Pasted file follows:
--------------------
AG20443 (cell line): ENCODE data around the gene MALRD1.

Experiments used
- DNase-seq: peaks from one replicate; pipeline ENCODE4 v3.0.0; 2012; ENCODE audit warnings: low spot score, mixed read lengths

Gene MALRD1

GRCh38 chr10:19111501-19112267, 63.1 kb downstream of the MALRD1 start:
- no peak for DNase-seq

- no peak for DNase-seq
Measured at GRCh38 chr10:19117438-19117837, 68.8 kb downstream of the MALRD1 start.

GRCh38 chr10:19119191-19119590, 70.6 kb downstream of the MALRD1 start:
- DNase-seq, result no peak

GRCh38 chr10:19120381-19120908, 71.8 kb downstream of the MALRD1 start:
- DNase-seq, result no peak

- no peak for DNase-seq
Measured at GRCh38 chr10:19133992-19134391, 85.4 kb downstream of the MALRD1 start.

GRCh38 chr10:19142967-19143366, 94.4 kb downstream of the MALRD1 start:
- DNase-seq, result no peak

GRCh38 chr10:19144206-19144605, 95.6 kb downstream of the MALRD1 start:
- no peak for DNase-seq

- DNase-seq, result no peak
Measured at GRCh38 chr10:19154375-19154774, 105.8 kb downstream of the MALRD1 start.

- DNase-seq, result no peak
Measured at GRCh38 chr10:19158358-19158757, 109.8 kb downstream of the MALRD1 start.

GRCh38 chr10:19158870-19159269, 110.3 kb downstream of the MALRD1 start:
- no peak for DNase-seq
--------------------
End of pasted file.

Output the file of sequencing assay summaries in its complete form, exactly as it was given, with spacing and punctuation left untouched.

AG20443 (cell line): ENCODE data around the gene MALRD1.

Experiments used
- DNase-seq: peaks from one replicate; pipeline ENCODE4 v3.0.0; 2012; ENCODE audit warnings: low spot score, mixed read lengths

Gene MALRD1

GRCh38 chr10:19111501-19112267, 63.1 kb downstream of the MALRD1 start:
- no peak for DNase-seq

- no peak for DNase-seq
Measured at GRCh38 chr10:19117438-19117837, 68.8 kb downstream of the MALRD1 start.

GRCh38 chr10:19119191-19119590, 70.6 kb downstream of the MALRD1 start:
- DNase-seq, result no peak

GRCh38 chr10:19120381-19120908, 71.8 kb downstream of the MALRD1 start:
- DNase-seq, result no peak

- no peak for DNase-seq
Measured at GRCh38 chr10:19133992-19134391, 85.4 kb downstream of the MALRD1 start.

GRCh38 chr10:19142967-19143366, 94.4 kb downstream of the MALRD1 start:
- DNase-seq, result no peak

GRCh38 chr10:19144206-19144605, 95.6 kb downstream of the MALRD1 start:
- no peak for DNase-seq

- DNase-seq, result no peak
Measured at GRCh38 chr10:19154375-19154774, 105.8 kb downstream of the MALRD1 start.

- DNase-seq, result no peak
Measured at GRCh38 chr10:19158358-19158757, 109.8 kb downstream of the MALRD1 start.

GRCh38 chr10:19158870-19159269, 110.3 kb downstream of the MALRD1 start:
- no peak for DNase-seq